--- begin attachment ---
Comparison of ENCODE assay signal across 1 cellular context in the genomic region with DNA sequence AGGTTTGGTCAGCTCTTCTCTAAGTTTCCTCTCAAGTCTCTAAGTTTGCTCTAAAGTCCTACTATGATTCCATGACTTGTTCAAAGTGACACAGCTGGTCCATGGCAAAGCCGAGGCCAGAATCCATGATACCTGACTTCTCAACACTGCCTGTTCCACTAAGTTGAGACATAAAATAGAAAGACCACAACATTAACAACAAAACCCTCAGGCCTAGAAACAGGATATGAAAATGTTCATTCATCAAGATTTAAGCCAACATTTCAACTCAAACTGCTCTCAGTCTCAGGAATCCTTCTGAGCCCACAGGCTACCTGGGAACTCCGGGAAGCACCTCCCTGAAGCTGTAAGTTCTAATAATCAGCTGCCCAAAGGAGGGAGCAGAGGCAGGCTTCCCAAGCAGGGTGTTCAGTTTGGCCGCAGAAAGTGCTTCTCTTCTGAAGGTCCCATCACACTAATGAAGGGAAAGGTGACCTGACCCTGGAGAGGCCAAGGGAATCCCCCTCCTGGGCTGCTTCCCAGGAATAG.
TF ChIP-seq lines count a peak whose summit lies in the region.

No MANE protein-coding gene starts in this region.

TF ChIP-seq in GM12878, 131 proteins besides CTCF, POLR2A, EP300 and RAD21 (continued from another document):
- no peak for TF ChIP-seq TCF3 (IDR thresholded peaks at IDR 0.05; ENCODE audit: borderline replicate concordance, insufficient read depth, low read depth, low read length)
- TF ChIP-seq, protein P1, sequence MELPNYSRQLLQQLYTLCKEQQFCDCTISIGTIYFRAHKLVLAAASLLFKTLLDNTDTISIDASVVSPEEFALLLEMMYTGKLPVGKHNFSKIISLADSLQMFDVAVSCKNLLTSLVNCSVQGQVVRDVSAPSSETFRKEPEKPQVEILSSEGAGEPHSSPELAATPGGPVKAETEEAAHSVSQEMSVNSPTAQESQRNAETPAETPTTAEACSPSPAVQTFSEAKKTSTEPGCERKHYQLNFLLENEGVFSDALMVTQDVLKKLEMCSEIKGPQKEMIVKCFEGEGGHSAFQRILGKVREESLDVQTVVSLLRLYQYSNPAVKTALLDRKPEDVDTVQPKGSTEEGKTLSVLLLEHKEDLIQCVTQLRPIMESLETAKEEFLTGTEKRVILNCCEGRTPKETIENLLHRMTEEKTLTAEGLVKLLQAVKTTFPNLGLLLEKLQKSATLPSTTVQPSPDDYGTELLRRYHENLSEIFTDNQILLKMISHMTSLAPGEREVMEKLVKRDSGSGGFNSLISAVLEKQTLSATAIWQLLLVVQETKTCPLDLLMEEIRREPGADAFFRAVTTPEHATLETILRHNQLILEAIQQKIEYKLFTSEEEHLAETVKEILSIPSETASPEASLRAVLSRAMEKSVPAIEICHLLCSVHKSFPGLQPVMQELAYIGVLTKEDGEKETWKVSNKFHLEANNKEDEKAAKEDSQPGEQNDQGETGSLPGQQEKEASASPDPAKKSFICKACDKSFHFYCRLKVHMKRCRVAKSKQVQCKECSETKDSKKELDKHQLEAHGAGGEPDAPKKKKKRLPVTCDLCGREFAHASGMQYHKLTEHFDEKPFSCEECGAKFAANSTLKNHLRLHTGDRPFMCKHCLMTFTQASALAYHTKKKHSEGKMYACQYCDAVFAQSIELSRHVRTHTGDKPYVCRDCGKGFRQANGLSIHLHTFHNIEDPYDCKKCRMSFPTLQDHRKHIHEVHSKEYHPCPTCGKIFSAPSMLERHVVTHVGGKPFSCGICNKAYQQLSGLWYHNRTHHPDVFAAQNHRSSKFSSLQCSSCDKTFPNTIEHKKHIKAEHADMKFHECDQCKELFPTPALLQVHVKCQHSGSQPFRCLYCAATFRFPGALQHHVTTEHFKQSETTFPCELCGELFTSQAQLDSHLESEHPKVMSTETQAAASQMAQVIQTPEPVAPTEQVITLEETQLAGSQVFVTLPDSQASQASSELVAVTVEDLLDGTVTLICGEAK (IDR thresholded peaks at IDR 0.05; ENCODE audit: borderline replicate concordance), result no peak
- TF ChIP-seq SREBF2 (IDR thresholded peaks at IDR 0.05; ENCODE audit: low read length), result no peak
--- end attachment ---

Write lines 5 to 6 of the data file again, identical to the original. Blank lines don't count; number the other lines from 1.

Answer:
- no peak for TF ChIP-seq TCF3 (IDR thresholded peaks at IDR 0.05; ENCODE audit: borderline replicate concordance, insufficient read depth, low read depth, low read length)
- TF ChIP-seq, protein P1, sequence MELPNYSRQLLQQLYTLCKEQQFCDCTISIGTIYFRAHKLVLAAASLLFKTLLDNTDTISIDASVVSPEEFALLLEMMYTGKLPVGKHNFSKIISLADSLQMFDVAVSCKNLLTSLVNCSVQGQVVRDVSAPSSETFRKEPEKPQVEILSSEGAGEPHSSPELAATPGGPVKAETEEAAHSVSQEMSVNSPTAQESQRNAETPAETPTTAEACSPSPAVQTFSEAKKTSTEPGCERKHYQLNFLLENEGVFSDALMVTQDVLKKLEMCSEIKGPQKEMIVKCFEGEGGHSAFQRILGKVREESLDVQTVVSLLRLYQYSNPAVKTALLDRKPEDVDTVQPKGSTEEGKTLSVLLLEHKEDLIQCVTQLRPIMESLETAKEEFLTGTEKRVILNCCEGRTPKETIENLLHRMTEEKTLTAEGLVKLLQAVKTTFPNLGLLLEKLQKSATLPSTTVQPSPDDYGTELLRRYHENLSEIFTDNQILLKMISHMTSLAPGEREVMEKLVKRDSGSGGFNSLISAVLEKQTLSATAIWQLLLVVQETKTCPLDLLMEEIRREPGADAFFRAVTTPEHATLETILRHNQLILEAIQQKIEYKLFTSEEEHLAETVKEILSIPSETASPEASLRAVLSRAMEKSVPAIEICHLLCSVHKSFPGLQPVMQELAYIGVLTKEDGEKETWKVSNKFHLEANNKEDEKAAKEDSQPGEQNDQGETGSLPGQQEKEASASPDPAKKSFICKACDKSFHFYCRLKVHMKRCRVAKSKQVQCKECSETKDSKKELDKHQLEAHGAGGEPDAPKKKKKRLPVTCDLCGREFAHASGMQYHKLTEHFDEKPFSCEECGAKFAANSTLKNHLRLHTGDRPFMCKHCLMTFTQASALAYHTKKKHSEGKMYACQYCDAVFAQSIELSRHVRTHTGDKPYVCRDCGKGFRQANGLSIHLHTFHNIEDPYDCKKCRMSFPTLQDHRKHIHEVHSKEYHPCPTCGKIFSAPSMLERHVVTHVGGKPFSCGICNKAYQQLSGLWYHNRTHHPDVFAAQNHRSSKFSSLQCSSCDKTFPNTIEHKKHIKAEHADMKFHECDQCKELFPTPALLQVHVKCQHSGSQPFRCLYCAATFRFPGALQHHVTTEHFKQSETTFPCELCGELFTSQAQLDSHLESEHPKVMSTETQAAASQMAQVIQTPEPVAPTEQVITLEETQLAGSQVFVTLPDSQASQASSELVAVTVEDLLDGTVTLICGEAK (IDR thresholded peaks at IDR 0.05; ENCODE audit: borderline replicate concordance), result no peak